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Endometriosis : Conservative Surgery For Endometriosis

Endometriosis is a condition that affects women of reproductive age, and is associated with both pelvic pain and infertility. If you have been diagnosed with endometriosis, it means that the tissue that normally lines the inside of your uterus - the endometrium - is growing outside your uterus; it could also involve your ovaries, bowels and the tissue that lines the pelvis. However, the displaced endometrial tissue continues to act as it normally would: that is it thickens, breaks down and bleeds with each menstrual cycle. And because it has no way to exit the body, it becomes trapped. When endometriosis involves the ovaries, cysts may form. In some women, endometriosis grows deep beneath the peritoneal lining, such as in the area between the vagina and the rectum. These cases are often associated with more severe pain, but not necessarily more severe infertility.

How is a diagnosis of Endometriosis made?

To diagnose endometriosis and other conditions that can cause pelvic pain, your specialist asks you to describe your symptoms, including the location of your pain and when it occurs.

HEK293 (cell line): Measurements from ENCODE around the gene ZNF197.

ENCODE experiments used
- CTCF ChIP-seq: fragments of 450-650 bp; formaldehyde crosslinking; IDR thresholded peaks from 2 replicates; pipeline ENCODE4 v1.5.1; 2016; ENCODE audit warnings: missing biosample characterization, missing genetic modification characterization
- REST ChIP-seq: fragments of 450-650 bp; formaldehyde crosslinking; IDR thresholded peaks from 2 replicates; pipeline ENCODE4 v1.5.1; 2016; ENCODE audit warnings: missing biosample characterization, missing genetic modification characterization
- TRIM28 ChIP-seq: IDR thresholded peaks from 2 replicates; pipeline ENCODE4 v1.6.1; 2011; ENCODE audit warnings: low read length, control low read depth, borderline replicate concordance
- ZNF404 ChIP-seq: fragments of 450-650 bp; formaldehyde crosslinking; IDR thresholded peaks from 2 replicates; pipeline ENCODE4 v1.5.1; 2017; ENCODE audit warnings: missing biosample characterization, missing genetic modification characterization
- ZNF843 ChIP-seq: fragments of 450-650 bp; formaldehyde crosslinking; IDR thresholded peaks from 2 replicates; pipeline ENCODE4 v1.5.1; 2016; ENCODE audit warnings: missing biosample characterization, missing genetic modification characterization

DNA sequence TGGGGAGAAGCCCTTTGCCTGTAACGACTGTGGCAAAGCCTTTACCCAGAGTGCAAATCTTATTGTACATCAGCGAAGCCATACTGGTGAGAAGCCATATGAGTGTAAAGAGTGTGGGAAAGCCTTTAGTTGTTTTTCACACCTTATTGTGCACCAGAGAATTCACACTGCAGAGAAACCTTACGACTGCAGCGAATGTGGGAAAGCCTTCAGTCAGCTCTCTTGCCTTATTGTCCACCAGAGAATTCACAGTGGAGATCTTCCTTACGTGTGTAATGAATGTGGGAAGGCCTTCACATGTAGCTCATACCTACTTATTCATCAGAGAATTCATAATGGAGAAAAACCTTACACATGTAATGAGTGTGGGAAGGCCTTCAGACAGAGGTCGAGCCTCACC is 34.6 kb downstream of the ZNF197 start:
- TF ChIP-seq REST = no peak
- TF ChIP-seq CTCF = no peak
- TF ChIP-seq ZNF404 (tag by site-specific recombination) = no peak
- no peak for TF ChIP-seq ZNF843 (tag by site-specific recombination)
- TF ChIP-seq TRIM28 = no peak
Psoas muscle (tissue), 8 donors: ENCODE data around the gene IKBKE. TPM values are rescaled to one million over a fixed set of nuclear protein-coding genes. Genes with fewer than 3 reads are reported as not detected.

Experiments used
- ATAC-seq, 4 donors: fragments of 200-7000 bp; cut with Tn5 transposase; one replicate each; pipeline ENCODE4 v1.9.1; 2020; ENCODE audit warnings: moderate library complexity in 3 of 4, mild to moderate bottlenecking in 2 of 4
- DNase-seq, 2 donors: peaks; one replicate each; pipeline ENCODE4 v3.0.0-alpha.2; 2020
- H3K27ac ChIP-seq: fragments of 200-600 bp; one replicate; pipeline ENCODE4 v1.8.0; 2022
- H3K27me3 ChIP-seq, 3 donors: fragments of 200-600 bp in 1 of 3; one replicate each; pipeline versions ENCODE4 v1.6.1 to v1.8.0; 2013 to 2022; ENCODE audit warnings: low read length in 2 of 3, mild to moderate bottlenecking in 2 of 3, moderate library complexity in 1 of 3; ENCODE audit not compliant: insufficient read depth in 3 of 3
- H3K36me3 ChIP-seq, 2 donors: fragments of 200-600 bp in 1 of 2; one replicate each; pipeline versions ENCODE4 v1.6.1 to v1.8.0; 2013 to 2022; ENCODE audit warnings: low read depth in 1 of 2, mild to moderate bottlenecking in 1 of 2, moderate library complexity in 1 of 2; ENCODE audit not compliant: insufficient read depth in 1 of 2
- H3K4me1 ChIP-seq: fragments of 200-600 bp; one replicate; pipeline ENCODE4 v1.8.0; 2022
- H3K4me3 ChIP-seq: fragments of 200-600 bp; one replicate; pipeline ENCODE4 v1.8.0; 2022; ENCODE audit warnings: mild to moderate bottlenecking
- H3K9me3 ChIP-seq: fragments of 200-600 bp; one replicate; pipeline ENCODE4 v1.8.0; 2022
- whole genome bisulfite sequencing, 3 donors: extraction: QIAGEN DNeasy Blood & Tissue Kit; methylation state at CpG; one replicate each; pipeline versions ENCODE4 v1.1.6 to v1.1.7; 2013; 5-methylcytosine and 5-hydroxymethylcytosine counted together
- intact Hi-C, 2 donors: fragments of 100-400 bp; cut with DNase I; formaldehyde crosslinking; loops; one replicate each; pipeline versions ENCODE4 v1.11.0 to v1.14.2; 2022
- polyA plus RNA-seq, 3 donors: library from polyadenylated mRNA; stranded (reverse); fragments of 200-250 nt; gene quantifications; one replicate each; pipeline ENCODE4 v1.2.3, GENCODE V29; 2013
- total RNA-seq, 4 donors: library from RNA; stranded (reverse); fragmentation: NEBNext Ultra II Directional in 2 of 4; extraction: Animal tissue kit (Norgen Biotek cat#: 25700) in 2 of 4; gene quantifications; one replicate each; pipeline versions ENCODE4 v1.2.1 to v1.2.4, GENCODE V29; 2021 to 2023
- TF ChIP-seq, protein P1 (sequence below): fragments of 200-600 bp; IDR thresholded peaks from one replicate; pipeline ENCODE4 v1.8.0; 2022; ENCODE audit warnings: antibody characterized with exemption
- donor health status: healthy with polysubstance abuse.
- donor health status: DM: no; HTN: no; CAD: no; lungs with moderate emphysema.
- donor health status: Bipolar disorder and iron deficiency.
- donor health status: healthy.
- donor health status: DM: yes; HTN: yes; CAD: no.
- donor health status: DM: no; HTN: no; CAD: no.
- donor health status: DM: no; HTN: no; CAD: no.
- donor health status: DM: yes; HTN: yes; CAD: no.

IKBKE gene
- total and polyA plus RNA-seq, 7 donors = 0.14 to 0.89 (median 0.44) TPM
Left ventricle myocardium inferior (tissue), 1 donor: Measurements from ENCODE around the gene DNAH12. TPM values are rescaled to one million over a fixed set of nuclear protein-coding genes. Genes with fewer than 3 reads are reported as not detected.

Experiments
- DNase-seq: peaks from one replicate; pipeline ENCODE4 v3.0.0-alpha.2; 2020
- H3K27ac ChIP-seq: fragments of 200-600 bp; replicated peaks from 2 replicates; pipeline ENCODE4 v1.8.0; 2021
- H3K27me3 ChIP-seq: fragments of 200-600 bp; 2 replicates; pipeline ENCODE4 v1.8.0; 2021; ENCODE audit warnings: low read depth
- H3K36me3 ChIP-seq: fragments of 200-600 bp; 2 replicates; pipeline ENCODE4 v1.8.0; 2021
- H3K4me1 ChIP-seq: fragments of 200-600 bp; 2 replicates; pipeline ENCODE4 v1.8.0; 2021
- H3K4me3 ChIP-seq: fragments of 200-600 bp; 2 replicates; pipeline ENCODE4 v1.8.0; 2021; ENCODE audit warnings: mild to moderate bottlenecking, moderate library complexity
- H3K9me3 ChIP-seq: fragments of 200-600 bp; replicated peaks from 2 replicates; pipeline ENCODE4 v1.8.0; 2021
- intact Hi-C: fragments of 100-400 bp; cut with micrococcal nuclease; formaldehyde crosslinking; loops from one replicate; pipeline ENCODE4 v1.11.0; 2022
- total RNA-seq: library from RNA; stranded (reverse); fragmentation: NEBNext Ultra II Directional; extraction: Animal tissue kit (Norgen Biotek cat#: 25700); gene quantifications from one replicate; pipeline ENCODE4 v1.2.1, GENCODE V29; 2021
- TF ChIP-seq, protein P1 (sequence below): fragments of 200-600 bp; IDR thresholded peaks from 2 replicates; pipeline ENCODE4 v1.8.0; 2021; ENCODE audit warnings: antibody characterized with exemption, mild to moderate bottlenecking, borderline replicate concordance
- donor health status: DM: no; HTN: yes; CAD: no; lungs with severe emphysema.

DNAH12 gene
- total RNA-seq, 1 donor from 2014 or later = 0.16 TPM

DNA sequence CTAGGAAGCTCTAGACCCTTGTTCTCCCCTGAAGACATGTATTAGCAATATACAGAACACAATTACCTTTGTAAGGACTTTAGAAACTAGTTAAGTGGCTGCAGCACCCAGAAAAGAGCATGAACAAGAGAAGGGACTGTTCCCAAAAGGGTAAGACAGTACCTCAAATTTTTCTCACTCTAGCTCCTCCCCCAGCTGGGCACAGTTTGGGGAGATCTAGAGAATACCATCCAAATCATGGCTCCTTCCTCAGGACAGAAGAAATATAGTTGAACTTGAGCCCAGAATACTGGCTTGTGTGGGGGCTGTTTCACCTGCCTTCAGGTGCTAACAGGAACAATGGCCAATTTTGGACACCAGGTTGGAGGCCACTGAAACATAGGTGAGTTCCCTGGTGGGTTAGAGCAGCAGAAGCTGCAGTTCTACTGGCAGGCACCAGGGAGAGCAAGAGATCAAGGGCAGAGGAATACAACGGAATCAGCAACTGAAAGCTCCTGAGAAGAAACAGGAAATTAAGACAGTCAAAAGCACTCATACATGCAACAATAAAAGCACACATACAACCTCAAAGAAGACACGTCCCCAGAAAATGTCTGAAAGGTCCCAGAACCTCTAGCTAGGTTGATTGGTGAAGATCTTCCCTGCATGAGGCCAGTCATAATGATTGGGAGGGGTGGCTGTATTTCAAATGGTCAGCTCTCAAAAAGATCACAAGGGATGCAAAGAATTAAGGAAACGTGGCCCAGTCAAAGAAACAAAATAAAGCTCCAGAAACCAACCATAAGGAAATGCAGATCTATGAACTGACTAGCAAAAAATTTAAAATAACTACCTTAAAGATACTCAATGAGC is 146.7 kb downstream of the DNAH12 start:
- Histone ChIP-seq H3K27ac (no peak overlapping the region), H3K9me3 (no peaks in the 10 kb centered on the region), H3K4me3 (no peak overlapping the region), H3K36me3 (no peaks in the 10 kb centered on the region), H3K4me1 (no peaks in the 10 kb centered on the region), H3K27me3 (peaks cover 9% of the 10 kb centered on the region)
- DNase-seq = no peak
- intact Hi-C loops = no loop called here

• Pelvic exam. During a pelvic exam, your specialist manually feels (palpates) areas in your pelvis for abnormalities, such as cysts on your reproductive organs or scars behind your uterus. Often it's not possible to feel small areas of endometriosis, unless they've caused a cyst to form.
  •  Ultrasound. This test uses high-frequency sound waves to create images of the inside of your body. To capture the images, a device called a transducer is either pressed against your abdomen or inserted into your vagina (transvaginal ultrasound). Both types of ultrasound may be done to get the best view of your reproductive organs. Ultrasound imaging won't definitively tell your doctor whether you have endometriosis, but it can identify cysts associated with endometriosis (endometriomas).
  • Laparoscopy. Medical management is usually tried first. But to be certain you have endometriosis, your specialist using a surgical procedure called laparoscopy, look inside your abdomen for signs of endometriosis.

While you're under general anesthesia, your surgeon makes a tiny incision near your navel and inserts a slender viewing instrument (laparoscope), looking for endometrial tissue outside the uterus. He or she may take samples of tissue (biopsy). Laparoscopy can provide information about the location, extent and size of the endometrial implants to help determine the best treatment options.